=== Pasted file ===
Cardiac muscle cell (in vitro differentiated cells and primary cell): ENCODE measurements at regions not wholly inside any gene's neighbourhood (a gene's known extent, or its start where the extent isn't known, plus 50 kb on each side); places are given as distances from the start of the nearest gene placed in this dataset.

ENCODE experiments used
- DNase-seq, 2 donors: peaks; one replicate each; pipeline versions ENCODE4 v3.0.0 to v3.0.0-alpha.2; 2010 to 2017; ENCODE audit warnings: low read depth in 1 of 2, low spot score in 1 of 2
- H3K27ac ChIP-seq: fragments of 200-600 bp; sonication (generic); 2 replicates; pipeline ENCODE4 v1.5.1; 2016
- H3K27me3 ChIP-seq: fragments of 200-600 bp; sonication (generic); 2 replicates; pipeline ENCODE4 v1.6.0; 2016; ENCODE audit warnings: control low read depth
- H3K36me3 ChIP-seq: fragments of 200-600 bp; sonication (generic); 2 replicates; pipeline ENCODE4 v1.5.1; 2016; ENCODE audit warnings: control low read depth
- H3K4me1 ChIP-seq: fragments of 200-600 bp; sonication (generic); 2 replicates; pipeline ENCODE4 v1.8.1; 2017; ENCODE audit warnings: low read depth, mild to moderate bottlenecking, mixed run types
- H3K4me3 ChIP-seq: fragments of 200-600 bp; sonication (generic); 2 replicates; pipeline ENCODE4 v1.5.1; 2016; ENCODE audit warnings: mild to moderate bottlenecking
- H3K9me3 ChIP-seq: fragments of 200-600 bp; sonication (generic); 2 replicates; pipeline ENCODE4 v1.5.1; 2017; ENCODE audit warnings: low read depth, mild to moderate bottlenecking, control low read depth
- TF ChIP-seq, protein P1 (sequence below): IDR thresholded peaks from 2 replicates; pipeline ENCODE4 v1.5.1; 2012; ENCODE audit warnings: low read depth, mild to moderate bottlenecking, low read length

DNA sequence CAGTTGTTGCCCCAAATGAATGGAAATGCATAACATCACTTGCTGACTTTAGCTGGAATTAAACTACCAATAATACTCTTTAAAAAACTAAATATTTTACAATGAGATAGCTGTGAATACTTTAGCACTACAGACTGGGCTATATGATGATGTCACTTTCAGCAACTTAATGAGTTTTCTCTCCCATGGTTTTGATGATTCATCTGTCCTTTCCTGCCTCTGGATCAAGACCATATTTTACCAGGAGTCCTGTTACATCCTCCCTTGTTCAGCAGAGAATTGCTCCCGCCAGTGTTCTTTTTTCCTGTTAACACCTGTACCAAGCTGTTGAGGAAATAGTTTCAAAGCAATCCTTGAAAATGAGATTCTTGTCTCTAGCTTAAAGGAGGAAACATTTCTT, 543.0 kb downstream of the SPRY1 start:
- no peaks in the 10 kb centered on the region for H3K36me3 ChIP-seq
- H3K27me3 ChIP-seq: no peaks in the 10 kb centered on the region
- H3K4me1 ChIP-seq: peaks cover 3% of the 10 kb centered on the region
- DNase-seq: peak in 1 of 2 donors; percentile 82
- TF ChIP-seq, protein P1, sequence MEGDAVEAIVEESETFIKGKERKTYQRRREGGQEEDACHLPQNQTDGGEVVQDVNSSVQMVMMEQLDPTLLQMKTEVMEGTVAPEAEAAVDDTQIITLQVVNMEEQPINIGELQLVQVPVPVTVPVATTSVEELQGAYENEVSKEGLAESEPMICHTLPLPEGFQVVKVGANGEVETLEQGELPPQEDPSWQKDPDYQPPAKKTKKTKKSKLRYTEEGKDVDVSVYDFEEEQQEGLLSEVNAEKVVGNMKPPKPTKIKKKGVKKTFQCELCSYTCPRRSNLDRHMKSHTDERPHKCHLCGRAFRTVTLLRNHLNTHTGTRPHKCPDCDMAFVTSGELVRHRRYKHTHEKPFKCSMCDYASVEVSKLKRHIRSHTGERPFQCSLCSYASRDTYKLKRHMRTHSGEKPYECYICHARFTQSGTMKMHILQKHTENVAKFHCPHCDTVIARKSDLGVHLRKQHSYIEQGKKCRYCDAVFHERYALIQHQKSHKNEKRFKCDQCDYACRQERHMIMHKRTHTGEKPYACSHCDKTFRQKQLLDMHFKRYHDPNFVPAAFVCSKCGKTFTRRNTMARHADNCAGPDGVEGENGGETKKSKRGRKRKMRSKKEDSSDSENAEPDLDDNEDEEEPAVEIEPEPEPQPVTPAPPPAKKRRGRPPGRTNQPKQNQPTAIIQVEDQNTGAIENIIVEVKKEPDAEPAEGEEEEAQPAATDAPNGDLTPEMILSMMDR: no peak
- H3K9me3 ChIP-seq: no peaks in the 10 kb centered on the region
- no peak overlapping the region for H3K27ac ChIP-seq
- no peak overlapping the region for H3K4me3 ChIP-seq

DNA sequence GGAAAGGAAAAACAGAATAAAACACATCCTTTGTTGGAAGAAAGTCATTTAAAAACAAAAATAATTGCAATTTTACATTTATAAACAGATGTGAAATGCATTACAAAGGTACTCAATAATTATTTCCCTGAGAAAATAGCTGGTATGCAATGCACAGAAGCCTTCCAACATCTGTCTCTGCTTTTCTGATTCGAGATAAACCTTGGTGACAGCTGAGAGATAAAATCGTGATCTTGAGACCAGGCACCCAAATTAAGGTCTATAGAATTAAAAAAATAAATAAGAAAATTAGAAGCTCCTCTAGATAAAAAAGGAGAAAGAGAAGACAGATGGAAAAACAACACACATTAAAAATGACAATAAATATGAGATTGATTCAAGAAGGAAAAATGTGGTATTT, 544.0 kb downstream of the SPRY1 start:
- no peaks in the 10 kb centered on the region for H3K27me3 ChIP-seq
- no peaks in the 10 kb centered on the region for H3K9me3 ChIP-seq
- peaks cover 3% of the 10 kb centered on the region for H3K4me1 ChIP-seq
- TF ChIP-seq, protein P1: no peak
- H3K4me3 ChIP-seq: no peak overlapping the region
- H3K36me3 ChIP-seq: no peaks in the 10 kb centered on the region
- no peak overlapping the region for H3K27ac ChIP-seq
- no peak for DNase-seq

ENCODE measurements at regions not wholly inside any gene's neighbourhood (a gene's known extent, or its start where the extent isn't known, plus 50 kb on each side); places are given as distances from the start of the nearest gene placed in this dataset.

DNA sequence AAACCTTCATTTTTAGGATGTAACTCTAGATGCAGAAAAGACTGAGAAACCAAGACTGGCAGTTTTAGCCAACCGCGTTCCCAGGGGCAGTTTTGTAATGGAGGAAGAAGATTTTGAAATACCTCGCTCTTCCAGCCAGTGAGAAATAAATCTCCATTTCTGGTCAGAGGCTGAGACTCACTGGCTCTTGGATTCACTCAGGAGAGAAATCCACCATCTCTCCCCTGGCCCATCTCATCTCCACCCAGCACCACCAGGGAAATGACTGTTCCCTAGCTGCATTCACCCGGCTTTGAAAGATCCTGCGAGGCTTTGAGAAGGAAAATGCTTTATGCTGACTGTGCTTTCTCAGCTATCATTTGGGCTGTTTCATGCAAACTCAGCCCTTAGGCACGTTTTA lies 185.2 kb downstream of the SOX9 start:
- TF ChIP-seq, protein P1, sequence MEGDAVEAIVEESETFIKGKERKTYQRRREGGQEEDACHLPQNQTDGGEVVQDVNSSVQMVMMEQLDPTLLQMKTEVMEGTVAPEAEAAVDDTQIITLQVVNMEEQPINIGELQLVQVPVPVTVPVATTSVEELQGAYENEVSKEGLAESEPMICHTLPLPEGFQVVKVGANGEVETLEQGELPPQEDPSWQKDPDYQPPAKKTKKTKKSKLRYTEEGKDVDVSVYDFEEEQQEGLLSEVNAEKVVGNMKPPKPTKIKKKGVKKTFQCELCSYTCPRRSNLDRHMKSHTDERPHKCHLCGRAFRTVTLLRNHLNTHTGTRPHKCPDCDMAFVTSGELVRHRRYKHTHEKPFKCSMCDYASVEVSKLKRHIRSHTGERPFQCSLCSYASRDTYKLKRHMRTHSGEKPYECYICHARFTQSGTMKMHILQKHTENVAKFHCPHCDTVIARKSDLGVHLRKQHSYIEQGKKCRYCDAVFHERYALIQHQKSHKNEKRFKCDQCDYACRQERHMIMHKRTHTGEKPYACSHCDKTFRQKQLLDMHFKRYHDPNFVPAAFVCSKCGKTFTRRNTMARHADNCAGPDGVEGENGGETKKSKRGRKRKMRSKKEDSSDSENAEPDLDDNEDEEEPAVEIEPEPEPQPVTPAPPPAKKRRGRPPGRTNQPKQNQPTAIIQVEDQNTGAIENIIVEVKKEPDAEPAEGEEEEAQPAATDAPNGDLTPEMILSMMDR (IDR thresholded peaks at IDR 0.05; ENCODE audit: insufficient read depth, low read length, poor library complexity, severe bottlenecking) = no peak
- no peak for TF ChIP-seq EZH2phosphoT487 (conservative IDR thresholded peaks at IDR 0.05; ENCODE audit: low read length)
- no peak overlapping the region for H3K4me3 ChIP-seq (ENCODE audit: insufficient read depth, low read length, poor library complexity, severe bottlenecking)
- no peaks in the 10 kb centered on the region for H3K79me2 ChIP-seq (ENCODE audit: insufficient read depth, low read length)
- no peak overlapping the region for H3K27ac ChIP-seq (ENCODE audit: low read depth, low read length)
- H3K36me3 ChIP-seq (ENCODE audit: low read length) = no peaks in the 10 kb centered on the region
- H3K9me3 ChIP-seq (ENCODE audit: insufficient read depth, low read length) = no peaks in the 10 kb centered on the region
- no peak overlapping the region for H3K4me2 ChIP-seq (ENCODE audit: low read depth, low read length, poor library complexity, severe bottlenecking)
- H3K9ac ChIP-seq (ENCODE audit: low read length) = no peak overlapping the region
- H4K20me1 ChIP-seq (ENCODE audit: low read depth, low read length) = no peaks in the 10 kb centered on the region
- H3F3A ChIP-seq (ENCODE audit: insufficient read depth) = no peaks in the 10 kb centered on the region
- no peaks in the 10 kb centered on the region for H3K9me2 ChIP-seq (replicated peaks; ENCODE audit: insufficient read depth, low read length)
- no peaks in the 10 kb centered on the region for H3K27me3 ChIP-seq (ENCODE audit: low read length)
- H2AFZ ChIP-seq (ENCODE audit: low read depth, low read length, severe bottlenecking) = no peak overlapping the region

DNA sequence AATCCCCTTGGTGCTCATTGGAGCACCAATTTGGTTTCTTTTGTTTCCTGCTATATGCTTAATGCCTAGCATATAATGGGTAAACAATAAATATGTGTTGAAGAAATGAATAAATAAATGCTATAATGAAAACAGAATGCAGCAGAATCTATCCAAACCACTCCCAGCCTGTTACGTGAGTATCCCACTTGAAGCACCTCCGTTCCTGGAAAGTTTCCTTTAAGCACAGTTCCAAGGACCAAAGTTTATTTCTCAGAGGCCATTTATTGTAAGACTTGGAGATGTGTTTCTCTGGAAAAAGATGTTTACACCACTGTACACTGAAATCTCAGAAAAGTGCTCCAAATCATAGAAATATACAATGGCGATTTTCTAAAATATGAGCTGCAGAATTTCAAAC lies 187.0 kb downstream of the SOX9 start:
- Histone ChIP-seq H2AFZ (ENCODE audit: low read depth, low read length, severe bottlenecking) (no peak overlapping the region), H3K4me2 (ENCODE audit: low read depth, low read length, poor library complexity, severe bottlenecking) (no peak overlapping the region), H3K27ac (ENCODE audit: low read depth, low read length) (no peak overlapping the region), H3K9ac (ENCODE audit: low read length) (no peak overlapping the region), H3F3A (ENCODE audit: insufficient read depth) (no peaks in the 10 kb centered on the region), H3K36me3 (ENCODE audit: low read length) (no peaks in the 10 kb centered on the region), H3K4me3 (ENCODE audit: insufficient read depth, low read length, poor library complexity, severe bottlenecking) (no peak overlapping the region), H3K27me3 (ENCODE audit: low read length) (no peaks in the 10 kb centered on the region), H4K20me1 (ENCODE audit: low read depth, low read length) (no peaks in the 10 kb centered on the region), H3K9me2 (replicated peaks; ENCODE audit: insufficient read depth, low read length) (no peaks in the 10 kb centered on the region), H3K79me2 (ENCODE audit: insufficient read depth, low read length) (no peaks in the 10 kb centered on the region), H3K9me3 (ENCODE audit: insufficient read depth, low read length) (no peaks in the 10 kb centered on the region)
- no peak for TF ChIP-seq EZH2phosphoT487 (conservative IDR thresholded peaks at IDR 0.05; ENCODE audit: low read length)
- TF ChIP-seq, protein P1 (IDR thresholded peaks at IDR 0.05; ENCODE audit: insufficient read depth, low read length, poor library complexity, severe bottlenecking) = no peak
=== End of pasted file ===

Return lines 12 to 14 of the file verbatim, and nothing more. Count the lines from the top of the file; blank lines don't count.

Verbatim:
- no peaks in the 10 kb centered on the region for H3K36me3 ChIP-seq
- H3K27me3 ChIP-seq: no peaks in the 10 kb centered on the region
- H3K4me1 ChIP-seq: peaks cover 3% of the 10 kb centered on the region